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September 10, 2003:

Brain sensors or literary critics
Chemist Warren S. Warren writes about his share of the project with poet Paul Muldoon

For the article printed in the September 10th issue of PAW, click here.

I won't pretend I can write like Paul Muldoon. But I might be able to make more interesting pictures.

Many of the spectacular achievements of 20th-century science followed a simple paradigm. As new directions in basic atomic or molecular physics matured, they were adopted by chemists and applied physicists. This work in turn enabled applications in biological, clinical, and environmental science. The centers I direct at Princeton (including POEM, the center for Photonics and Optoelectronic Materials) support this process by bridging the gaps between innovation, technology, and application.

Imaging technologies provide many of the best-known illustrations of this evolution. Fifty years ago, measurements of the magnetism created when atomic nuclei "spin" were at the forefront of esoteric physics research, with no conceivable application. Gradually the applications became clear, and by the 1960s, every modern chemistry department had "nuclear magnetic resonance" spectrometers. By the 1980s, most hospitals had "magnetic resonance imagers" ("nuclear" was dropped to avoid scaring patients) which give beautifully detailed images of soft tissue.

Imaging function, not just structure, is the modern research frontier, and new methods are unraveling the workings of the brain. The black and white images below come from a conventional MRI of a volunteer, similar to what you would get in a hospital. The slice at right (located at the position of the yellow line at left) shows colored dots at points that differed when the volunterr read Muldoon's poem verses a non-emotive text. This activation in the prefrontal cortex is no surprise: It is the most evolved part of the brain, and a center of both critical and emotional response.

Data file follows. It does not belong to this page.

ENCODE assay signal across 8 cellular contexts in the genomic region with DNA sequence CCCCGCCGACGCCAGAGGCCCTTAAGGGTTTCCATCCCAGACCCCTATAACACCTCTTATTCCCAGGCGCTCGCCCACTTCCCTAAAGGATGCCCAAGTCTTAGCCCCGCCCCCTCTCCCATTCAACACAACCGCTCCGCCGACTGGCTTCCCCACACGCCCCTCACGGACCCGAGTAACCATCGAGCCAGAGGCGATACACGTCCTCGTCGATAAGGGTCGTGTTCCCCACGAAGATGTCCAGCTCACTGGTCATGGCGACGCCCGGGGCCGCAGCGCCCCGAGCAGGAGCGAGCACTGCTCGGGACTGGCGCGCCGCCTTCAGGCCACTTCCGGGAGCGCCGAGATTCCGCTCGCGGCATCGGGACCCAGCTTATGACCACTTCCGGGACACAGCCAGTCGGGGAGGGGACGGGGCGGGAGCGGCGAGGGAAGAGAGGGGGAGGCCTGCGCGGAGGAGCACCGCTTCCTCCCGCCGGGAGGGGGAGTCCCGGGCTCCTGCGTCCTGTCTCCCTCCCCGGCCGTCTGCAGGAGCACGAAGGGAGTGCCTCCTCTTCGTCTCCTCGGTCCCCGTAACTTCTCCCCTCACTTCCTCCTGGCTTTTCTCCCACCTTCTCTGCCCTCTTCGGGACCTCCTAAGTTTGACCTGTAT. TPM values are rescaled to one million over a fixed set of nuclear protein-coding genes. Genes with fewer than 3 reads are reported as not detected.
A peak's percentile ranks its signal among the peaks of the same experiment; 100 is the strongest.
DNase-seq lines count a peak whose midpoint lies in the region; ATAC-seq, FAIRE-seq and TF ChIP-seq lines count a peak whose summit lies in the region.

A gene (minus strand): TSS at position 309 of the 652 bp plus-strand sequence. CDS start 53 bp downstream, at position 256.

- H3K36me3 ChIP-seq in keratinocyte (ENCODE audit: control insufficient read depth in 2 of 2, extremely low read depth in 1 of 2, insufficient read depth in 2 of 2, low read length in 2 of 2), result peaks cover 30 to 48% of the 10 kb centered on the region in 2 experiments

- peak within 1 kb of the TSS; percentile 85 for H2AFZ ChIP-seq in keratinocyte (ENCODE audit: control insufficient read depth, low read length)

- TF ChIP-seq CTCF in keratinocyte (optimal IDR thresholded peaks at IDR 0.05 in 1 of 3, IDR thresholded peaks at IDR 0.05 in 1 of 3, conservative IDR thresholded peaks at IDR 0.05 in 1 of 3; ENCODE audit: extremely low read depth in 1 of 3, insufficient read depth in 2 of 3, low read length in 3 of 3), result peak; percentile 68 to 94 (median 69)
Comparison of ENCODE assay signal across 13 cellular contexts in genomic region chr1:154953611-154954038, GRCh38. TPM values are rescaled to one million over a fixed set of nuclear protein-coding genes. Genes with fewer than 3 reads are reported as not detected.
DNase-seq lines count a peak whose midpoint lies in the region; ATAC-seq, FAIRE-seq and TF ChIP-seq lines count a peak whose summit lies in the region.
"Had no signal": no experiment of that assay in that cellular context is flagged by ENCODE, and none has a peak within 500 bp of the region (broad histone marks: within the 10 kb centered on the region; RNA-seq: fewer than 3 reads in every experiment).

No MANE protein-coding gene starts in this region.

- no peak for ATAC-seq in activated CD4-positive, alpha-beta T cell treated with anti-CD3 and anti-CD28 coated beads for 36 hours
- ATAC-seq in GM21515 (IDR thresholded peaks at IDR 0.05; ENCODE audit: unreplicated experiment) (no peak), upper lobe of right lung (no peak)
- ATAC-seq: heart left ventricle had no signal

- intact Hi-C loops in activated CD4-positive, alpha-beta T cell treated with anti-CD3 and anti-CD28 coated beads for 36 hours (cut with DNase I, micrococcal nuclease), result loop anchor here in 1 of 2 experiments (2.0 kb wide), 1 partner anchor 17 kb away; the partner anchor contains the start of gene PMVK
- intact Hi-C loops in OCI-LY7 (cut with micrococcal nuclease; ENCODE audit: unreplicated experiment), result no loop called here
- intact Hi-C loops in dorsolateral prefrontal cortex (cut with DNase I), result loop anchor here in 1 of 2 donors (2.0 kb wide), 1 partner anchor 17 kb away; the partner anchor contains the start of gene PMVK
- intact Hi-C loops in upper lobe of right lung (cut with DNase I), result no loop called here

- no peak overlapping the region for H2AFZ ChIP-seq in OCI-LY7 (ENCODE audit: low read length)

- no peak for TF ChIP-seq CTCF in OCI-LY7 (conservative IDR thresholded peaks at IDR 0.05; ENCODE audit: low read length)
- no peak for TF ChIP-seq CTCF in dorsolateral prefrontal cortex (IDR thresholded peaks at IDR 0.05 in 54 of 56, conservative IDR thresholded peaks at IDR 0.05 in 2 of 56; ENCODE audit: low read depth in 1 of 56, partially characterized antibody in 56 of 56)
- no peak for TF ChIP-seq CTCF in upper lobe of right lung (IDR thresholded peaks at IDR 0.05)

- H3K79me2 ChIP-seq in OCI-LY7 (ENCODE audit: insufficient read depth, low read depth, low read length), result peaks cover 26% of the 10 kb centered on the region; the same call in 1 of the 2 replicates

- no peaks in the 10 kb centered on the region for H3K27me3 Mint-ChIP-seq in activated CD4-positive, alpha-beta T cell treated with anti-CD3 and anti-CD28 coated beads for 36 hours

More extensive studies (with multiple subjects and multiple tasks) can give better spatial resolution. In recent papers, scientists have imaged differences in the brain activation between viewing a lover and viewing an opposite-sex friend; between male and female perceptions; and between moral reasoning and simple decision-making.

Some would say that the mind-imaging revolution threatens to convert the field of psychology into a quantitative science over the next few decades. For this to happen, new technological advances must improve both spatial and temporal resolution. One promising advance involves lasers. Starting with a very short lump of light (in time), we can sculpt pulses that quickly change amplitude and color in complex patterns. The figure at right shows the "gremlin pulse," a very simple pulse used in my laboratories to test shaping capabilities (we can actually program hundreds of features simultaneously). One application of shaped pulses is "making molecules dance," or producing just the right color and time distribution to excite specific compounds. A related application is imaging. The human body is almost transparent at specific near-infrared wavelengths, just slightly outside of the visible region (but easily detected by modern instruments), and subtle brain changes can change the amount of transmitted light. Unfortunately, light scattering currently makes high-resolution pictures impossible. Pulse shaping may provide an attractive solution, allowing low power lasers to see through scattering and find hidden chemical signals.

We are not yet able to probe truly deep questions (brain sensors will not replace literary critics for some time). Still, the evolving ability to image the mind has enormous consequences that range far beyond neuroscience. The world needs more poets who follow science, and more scientists who learn to appreciate beauty in words.

Warren S. Warren